77: Big Ben
Westminster Clock Tower. 1858
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Bronze finish (77)

(Please note that the verdigris finish is no longer available on this piece).

 

 

Gold finish (77G)

 

 

 

Probably the most famous bell in Great Britain, Big Ben was originally cast for John Warner & Sons at Stockton on Tees in 1856. In 1857, whilst being tested, it developed a disastrous crack 4 feet (1.2m) long so the bell was broken up and recast. This was undertaken by George Mears of the Whitechapel Bell Foundry with the new bell being cast on Saturday 10th April 1858 at a cost of £572. At the time Big Ben was the largest bell ever cast in Britain, being 9 feet (2.7m) in diameter and 7 feet 6 inches (2.25m) high. It took 20 days for the bell to cool before being removed from its mould and cleaned. Big Benís journey to Westminster was a triumphal event with the streets decorated and lined with cheering crowds as the bell passed by on a trolley drawn by 16 beribboned white horses. Big Ben was hoisted up sideways into the tower and, along with the 4 quarter bells, rang out across London for the first time on 31st May 1859. Unfortunately, only 2 months later Big Ben developed a crack, a direct consequence of being struck by a hammer over twice the weight recommended by the bell founder. Big Ben was rotated an eighth of a turn and a lighter hammer weighing 4 cwt (203 kg) was fitted.

Big Ben is unusual in having a large circular flange projecting from its crown in place of conventional canons. This flange allows the bell to be rotated to a new position when the clock hammer causes wear.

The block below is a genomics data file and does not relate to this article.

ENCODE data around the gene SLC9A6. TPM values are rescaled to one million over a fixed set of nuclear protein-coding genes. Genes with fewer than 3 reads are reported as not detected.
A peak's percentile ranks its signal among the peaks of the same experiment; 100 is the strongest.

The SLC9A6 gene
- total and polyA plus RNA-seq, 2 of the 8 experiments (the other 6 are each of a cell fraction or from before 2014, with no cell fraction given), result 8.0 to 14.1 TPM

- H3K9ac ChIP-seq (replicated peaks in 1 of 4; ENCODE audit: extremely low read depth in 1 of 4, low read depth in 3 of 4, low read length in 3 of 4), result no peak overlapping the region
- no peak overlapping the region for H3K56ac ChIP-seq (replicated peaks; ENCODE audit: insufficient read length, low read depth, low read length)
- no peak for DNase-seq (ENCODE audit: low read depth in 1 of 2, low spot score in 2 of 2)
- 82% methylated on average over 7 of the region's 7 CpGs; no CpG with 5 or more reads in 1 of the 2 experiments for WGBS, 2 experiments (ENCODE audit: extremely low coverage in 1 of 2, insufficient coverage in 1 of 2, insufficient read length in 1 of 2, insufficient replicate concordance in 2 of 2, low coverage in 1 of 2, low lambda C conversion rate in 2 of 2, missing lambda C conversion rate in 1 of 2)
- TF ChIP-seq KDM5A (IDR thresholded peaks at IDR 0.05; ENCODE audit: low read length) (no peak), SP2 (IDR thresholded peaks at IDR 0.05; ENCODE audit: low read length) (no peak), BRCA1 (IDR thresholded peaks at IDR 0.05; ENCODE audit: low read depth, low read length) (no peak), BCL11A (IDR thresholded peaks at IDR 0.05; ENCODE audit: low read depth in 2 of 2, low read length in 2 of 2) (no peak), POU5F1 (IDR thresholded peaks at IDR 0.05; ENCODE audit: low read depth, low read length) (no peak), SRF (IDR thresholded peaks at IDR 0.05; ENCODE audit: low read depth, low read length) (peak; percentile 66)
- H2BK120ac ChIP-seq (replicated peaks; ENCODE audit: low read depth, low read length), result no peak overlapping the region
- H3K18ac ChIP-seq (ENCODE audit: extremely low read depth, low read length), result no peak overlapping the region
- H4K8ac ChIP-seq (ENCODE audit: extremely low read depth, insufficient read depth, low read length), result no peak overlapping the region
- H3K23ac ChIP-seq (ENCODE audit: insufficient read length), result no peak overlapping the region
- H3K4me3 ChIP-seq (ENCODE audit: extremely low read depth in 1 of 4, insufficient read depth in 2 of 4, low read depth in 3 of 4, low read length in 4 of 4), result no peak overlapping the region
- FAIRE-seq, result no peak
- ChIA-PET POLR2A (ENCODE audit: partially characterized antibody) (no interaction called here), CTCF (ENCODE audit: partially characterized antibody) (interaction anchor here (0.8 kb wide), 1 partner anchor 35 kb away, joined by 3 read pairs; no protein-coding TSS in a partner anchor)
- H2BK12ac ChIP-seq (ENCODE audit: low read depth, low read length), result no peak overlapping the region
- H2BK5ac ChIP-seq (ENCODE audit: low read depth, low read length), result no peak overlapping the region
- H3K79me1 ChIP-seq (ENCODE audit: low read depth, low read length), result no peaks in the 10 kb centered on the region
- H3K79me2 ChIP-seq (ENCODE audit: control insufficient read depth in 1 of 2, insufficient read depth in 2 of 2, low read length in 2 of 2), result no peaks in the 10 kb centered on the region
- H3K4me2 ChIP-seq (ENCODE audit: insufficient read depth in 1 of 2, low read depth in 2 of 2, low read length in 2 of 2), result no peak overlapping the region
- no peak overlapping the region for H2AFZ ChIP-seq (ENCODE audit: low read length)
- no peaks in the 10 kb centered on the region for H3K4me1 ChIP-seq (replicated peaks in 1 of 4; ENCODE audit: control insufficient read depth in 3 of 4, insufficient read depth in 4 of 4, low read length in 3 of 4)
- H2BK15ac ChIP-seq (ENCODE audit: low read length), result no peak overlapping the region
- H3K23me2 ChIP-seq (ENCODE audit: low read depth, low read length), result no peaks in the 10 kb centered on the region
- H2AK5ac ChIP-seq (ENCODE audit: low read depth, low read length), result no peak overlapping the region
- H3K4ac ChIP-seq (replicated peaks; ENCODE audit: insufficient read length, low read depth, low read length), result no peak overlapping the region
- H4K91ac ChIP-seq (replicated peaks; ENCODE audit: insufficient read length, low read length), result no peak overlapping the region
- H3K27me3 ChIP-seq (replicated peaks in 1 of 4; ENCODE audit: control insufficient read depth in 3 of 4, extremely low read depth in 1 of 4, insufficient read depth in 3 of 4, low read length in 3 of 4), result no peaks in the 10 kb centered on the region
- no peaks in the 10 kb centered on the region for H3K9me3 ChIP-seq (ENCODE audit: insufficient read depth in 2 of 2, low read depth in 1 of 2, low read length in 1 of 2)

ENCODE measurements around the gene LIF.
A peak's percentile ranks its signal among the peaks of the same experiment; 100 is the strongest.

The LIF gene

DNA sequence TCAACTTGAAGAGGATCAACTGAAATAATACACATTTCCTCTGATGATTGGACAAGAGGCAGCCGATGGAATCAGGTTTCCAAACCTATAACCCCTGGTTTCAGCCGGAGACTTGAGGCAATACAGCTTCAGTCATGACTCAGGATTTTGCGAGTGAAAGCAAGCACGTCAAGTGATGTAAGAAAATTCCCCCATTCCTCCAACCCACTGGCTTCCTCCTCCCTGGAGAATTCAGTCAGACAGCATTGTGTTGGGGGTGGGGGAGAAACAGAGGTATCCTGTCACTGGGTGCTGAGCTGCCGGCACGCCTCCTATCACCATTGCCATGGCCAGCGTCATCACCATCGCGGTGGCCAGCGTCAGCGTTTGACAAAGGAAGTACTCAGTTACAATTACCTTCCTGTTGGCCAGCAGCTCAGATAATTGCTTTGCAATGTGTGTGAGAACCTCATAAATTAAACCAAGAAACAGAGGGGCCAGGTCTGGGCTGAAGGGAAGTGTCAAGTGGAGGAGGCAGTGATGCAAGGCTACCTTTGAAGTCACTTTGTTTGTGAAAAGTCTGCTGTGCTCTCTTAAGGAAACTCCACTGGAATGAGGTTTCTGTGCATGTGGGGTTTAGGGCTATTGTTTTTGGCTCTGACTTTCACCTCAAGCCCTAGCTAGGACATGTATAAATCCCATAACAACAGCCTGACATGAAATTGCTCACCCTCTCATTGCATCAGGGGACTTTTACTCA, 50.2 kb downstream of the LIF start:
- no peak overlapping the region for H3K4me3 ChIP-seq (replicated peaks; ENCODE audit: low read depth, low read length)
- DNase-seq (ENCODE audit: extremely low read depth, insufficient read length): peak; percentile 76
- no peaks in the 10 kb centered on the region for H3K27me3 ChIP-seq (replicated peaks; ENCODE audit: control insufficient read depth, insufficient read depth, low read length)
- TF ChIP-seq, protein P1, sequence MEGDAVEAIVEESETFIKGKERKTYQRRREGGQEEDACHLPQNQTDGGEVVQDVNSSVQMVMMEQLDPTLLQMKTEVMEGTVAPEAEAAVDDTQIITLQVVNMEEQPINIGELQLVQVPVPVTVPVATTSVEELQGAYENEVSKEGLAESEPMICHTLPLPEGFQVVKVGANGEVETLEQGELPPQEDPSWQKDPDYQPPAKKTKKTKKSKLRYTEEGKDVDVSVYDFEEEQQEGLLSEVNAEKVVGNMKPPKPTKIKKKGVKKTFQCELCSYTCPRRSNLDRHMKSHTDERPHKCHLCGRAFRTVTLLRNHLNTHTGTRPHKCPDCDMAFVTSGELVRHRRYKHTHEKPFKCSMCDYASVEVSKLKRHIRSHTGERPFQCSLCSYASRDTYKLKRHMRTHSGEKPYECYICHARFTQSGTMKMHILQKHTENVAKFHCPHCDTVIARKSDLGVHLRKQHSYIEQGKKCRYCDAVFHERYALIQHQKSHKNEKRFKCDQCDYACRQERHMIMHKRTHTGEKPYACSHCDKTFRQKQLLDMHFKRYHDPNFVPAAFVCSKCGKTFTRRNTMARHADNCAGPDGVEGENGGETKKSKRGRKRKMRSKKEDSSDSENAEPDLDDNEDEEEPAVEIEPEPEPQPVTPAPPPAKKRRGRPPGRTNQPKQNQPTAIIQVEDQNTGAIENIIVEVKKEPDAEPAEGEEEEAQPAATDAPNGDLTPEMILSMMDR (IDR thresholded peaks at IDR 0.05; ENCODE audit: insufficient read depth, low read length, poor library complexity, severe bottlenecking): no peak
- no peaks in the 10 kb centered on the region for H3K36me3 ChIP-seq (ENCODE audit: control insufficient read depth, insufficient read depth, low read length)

The inscription around the richly decorated bell reads: "This bell weighing 13tons 10cwt 3qrs 15lbs was cast by George Mears of Whitechapel for the Clock of the Houses of Parliament under the direction of Edmund Beckett Denison QC in the twenty first year of the reign of Queen Victoria and in the year of our Lord MDCCCLVIII" On one face of the bell is cast the Royal Coat of Arms, on the reverse the arms of Westminster. The name Big Ben resulted from a Parliamentary debate to name the bell, during which Chief Lord of the Woods and Forests, Sir Benjamin Hall, a large and ponderous man whose nickname was Big Ben, delivered a lengthy speech, at the end of which a back bench MP called out "Why not call him Big Ben and have done with it?"

Big Ben remains the largest bell ever cast at Whitechapel and visitors to the bell foundry pass through a full size profile of the bell that frames the main entrance. This miniature, the only authentic replica of Big Ben, is made in collaboration with Whitechapel Bell Foundry to whom we are indebted for their invaluable assistance in supplying details and information about Big Ben.

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